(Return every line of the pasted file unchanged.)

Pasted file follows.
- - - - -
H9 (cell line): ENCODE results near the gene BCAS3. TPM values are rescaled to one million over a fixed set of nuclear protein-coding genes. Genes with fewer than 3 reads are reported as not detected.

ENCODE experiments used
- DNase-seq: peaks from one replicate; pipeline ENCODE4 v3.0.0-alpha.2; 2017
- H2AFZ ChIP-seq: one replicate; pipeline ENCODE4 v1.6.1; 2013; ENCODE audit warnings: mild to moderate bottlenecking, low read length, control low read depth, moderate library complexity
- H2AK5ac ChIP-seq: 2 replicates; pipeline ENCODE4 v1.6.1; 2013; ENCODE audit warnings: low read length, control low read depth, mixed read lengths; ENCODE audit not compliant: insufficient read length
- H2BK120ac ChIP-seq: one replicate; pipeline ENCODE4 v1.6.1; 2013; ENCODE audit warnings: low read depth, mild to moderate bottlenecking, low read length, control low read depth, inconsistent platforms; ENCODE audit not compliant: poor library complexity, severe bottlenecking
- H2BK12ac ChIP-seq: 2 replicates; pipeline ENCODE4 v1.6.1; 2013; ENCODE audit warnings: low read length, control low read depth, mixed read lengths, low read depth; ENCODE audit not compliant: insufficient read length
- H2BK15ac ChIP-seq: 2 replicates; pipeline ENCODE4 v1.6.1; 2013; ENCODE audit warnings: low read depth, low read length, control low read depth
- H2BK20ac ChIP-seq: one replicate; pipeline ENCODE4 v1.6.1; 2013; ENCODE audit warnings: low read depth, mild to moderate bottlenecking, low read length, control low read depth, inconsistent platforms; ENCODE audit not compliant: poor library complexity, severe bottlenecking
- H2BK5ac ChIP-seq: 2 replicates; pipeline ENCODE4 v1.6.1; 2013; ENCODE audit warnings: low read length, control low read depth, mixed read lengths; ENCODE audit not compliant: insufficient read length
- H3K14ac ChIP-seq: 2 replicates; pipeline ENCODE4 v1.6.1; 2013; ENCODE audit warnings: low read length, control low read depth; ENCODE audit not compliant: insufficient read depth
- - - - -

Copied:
H9 (cell line): ENCODE results near the gene BCAS3. TPM values are rescaled to one million over a fixed set of nuclear protein-coding genes. Genes with fewer than 3 reads are reported as not detected.

ENCODE experiments used
- DNase-seq: peaks from one replicate; pipeline ENCODE4 v3.0.0-alpha.2; 2017
- H2AFZ ChIP-seq: one replicate; pipeline ENCODE4 v1.6.1; 2013; ENCODE audit warnings: mild to moderate bottlenecking, low read length, control low read depth, moderate library complexity
- H2AK5ac ChIP-seq: 2 replicates; pipeline ENCODE4 v1.6.1; 2013; ENCODE audit warnings: low read length, control low read depth, mixed read lengths; ENCODE audit not compliant: insufficient read length
- H2BK120ac ChIP-seq: one replicate; pipeline ENCODE4 v1.6.1; 2013; ENCODE audit warnings: low read depth, mild to moderate bottlenecking, low read length, control low read depth, inconsistent platforms; ENCODE audit not compliant: poor library complexity, severe bottlenecking
- H2BK12ac ChIP-seq: 2 replicates; pipeline ENCODE4 v1.6.1; 2013; ENCODE audit warnings: low read length, control low read depth, mixed read lengths, low read depth; ENCODE audit not compliant: insufficient read length
- H2BK15ac ChIP-seq: 2 replicates; pipeline ENCODE4 v1.6.1; 2013; ENCODE audit warnings: low read depth, low read length, control low read depth
- H2BK20ac ChIP-seq: one replicate; pipeline ENCODE4 v1.6.1; 2013; ENCODE audit warnings: low read depth, mild to moderate bottlenecking, low read length, control low read depth, inconsistent platforms; ENCODE audit not compliant: poor library complexity, severe bottlenecking
- H2BK5ac ChIP-seq: 2 replicates; pipeline ENCODE4 v1.6.1; 2013; ENCODE audit warnings: low read length, control low read depth, mixed read lengths; ENCODE audit not compliant: insufficient read length
- H3K14ac ChIP-seq: 2 replicates; pipeline ENCODE4 v1.6.1; 2013; ENCODE audit warnings: low read length, control low read depth; ENCODE audit not compliant: insufficient read depth